TEH 071: Australia – Where Today is Tomorrow

In This Episode: A guest from down under. 1963 computer speech demo. Viruses as expensive art. The death of iTunes. Bad IoT things happen when clouds go down. Breach of the week — Aussie edition. Happy 10th birthday (but does anyone use?) Bing!

This Week’s Hosts

  • Leo Notenboom, “Chief Question Answerer” at tech education site Ask Leo!
  • Kevin Savetz, web site publisher and Computer Historian at Atari Podcast.
  • Michael Mulhern, retro tech enthusiast and geek.
  • Longer Bios on the Hosts page.

Show Notes

  • In the warmup, we welcomed guest host Michael Mulhurn, another retro-computing enthusiast to the podcast. Kevin talked about digitizing Hee Saw Dhuh Kaet”, a 1963 computer speech demonstration, now available at archive.org. Leo once again tested remote computing and access from his travel trailer, in the guise of visiting out of the area family.
  • Kevin wonders why a virus-packed laptop sold as artwork for $1.3 million. We also discussed the “Malware Museum” where you can experience malware without the bad side effects.
  • Leo discussed the breaking news that Apple is dissolving iTunes into new apps (via the BBC, but there are many sources). Many people think it’s about time, but of concern to Leo was the phrase “iTunes will remain unchanged on Windows platforms.”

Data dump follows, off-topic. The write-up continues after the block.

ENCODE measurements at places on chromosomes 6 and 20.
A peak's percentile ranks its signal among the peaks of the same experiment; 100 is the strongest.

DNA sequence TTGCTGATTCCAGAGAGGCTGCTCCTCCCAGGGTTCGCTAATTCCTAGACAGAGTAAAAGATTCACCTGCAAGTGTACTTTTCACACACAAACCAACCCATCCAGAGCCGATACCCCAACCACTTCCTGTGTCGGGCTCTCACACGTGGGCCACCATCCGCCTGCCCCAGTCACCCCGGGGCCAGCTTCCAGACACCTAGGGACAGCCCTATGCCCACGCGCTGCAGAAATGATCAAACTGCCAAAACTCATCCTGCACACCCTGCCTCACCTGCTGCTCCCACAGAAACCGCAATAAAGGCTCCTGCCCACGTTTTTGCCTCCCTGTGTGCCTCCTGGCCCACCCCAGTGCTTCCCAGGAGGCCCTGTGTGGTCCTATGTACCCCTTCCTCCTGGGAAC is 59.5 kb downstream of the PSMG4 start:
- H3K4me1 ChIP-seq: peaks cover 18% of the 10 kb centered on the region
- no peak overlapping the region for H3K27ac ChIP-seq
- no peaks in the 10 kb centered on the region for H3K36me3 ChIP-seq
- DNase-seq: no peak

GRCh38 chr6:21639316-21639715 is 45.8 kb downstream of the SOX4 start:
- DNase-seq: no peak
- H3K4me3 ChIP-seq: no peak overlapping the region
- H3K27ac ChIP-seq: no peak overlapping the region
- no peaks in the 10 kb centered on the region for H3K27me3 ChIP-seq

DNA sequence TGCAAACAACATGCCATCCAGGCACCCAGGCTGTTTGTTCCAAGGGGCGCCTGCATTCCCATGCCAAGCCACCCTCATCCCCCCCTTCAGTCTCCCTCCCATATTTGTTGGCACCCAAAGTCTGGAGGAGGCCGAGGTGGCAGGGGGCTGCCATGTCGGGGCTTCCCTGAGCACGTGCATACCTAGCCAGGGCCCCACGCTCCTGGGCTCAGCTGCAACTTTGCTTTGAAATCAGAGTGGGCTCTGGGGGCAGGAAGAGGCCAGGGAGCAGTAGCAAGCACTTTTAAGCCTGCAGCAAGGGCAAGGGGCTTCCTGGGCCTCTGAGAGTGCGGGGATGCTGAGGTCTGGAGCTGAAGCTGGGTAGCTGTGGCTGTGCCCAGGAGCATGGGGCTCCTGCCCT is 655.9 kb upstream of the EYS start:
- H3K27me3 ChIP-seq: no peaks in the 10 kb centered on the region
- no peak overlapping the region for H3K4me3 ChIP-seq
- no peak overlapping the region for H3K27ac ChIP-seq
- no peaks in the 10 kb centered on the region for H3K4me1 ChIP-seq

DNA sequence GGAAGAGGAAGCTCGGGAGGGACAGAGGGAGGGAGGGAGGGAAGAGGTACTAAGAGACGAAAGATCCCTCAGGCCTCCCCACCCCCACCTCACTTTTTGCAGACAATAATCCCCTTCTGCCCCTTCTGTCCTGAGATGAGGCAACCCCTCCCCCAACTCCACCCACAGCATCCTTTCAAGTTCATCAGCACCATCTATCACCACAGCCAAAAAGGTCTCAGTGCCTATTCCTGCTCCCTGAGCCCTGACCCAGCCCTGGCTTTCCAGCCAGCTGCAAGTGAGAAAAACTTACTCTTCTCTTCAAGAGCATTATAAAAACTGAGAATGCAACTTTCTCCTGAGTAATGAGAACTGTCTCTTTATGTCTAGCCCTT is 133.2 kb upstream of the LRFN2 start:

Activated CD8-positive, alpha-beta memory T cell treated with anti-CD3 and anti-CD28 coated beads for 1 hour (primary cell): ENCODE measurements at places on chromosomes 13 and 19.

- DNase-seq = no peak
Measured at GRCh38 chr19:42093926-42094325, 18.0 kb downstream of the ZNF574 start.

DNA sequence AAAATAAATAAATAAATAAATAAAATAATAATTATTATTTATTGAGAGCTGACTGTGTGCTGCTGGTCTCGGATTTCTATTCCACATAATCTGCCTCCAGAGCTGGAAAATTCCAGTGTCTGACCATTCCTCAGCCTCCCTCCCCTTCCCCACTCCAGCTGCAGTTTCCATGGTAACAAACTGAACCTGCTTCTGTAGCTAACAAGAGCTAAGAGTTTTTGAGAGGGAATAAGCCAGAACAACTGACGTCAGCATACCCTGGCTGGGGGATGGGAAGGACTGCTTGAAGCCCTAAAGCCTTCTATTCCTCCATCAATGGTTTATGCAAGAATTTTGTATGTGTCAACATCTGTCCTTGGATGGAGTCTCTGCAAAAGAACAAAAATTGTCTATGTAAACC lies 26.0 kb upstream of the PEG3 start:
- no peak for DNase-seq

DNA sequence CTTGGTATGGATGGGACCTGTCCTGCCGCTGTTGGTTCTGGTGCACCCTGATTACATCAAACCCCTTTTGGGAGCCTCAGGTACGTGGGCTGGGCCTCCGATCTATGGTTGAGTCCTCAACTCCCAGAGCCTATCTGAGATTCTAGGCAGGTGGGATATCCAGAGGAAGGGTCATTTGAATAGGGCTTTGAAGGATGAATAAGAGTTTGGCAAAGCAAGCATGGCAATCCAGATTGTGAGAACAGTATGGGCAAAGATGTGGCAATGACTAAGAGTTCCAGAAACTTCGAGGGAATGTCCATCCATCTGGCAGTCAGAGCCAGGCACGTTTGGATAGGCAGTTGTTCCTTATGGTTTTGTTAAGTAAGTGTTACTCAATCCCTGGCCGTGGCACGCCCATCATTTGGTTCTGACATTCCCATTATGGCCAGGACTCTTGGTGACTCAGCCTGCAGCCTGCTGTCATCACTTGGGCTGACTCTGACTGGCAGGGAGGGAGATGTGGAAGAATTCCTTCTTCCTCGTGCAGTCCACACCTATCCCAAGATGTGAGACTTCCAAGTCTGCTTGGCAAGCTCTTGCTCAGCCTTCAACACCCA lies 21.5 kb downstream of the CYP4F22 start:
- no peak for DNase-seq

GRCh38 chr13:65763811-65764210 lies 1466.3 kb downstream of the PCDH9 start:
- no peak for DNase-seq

• We discussed the major outage at Google, affecting primarily the US’s east coast, that impacted Nest users who couldn’t do things like unlock doors or use their air conditioning. Some devices just need manual fallbacks! Turns out to be unrelated, but Google Fi (we decided it rhymes with “eye”) also had an outage that prevented people from using the phone service.
  • We resurrect “breach of the week” for Michael to share that even Australia has ’em, this time a poorly designed money transfer interface at WestPac, one of Australia’s larger banks (that Michael was quick to point out he didn’t opt in to when it was first offered).
  • Bing turned 10, but Leo wonders … is anyone using it? Turns out 2.4% are. What was more surprising were the rankings of the top six search engines, and we all got our guess at number two wrong.

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